CHULA VISTA, Calif. – The pastor of a South Bay church says he’s disappointed, but still hopeful after the Supreme Court rejected an appeal in a 5-4 vote challenging the state limits on church services.
The South Bay United Pentecostal Church in Chula Vista argued the limits placed on church attendance violate the constitution and religious freedoms. Bishop Arthur Hodges, the senior pastor, told FOX 5 Saturday the legal battle is not over yet.
“You cannot unfairly put restrictions on churches that aren’t placed generally across industry all over the state of California,” Hodges said. “That’s what is at issue. We’re just asking for the same rights and privileges every other enterprise has in the state of California.”
Initially the church sued Gov. Gavin Newsom after churches were deemed “nonessential.” Now, new guidelines allow places of worship to hold services at 25% capacity, or no more than 100 people. But Hodges says those limits still prevent churches from fully operating.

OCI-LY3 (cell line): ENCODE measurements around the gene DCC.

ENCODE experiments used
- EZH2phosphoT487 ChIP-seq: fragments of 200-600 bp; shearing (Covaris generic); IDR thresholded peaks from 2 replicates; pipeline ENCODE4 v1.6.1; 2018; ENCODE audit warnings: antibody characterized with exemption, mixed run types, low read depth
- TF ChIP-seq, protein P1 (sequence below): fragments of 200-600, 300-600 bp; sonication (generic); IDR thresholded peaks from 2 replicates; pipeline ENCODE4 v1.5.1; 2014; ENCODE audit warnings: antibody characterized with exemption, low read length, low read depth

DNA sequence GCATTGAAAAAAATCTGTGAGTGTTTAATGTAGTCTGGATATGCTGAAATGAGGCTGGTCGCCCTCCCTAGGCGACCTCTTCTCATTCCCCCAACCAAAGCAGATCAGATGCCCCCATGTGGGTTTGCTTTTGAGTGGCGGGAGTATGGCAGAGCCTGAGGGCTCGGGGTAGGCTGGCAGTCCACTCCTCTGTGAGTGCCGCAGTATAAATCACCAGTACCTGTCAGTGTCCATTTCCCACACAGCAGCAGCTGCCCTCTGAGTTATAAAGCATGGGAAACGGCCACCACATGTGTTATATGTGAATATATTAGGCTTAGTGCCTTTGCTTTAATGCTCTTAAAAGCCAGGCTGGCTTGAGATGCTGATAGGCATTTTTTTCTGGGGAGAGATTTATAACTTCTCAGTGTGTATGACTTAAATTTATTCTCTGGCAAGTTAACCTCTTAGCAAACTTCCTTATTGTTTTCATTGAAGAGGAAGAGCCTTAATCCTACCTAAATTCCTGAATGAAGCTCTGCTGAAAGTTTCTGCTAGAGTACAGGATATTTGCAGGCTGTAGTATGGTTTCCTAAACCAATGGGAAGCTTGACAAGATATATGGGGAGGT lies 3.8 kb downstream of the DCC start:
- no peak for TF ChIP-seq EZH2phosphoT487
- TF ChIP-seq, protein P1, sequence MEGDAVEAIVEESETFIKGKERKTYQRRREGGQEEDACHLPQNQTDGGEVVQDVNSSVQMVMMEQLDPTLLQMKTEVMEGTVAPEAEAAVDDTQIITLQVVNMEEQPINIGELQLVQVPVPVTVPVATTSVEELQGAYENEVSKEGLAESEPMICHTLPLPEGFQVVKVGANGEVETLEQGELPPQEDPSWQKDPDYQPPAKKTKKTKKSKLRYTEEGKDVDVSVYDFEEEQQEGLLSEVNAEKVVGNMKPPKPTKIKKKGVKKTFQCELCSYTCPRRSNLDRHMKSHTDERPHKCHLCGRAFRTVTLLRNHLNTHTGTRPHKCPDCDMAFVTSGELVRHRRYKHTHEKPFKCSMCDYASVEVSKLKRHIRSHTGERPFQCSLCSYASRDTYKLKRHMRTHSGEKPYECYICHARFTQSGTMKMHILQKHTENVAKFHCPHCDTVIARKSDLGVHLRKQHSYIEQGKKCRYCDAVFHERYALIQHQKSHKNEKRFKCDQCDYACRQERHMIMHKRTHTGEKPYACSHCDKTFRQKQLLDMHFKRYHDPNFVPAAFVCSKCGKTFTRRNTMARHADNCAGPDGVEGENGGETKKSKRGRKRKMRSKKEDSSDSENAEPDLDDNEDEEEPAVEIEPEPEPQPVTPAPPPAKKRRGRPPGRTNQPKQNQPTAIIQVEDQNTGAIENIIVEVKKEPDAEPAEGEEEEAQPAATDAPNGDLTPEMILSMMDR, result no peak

He wants to see a legal precedent set to prevent church closures in the future.
“We need a definitive word from the highest legal authority in the land, which is the United States Supreme Court, limiting and restricting governors or any other government powers even during emergencies that they cannot shut down churches,” he said.
Even though Friday’s vote did not go in the church’s favor, Hodges believes the close vote is a sign they will get a favorable outcome in the end. The next step will be to file briefs on June 5th in the 9th Circuit Court of Appeals.
In the meantime, the church plans to operate in compliance with all guidelines.
“Everyone who comes is going to have their temperature checked, everyone who comes is going to be asked to wear a mask,” he said. “We’re going to go above and beyond what CDC is recommending and what the state is requiring and what the county is looking for.”